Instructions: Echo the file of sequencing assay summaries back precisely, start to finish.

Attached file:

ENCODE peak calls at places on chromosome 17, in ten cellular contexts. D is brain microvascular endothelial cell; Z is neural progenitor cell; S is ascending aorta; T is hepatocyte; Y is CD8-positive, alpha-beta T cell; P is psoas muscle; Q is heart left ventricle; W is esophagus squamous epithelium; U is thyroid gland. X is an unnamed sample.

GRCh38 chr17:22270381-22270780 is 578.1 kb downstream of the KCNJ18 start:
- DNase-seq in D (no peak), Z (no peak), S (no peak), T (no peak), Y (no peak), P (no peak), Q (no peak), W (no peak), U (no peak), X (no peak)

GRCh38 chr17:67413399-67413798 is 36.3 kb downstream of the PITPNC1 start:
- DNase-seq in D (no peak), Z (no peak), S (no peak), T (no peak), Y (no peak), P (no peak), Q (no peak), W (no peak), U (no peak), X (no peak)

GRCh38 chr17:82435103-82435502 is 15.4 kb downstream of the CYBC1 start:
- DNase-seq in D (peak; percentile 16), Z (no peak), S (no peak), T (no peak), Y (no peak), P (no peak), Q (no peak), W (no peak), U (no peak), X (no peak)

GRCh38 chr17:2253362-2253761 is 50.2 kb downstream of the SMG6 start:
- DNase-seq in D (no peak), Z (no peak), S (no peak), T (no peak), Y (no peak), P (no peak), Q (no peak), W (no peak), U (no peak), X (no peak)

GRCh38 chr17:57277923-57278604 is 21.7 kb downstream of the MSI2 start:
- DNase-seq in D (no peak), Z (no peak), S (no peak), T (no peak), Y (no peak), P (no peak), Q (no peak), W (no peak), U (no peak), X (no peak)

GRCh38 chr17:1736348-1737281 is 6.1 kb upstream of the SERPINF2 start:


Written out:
ENCODE peak calls at places on chromosome 17, in ten cellular contexts. D is brain microvascular endothelial cell; Z is neural progenitor cell; S is ascending aorta; T is hepatocyte; Y is CD8-positive, alpha-beta T cell; P is psoas muscle; Q is heart left ventricle; W is esophagus squamous epithelium; U is thyroid gland. X is an unnamed sample.

GRCh38 chr17:22270381-22270780 is 578.1 kb downstream of the KCNJ18 start:
- DNase-seq in D (no peak), Z (no peak), S (no peak), T (no peak), Y (no peak), P (no peak), Q (no peak), W (no peak), U (no peak), X (no peak)

GRCh38 chr17:67413399-67413798 is 36.3 kb downstream of the PITPNC1 start:
- DNase-seq in D (no peak), Z (no peak), S (no peak), T (no peak), Y (no peak), P (no peak), Q (no peak), W (no peak), U (no peak), X (no peak)

GRCh38 chr17:82435103-82435502 is 15.4 kb downstream of the CYBC1 start:
- DNase-seq in D (peak; percentile 16), Z (no peak), S (no peak), T (no peak), Y (no peak), P (no peak), Q (no peak), W (no peak), U (no peak), X (no peak)

GRCh38 chr17:2253362-2253761 is 50.2 kb downstream of the SMG6 start:
- DNase-seq in D (no peak), Z (no peak), S (no peak), T (no peak), Y (no peak), P (no peak), Q (no peak), W (no peak), U (no peak), X (no peak)

GRCh38 chr17:57277923-57278604 is 21.7 kb downstream of the MSI2 start:
- DNase-seq in D (no peak), Z (no peak), S (no peak), T (no peak), Y (no peak), P (no peak), Q (no peak), W (no peak), U (no peak), X (no peak)

GRCh38 chr17:1736348-1737281 is 6.1 kb upstream of the SERPINF2 start: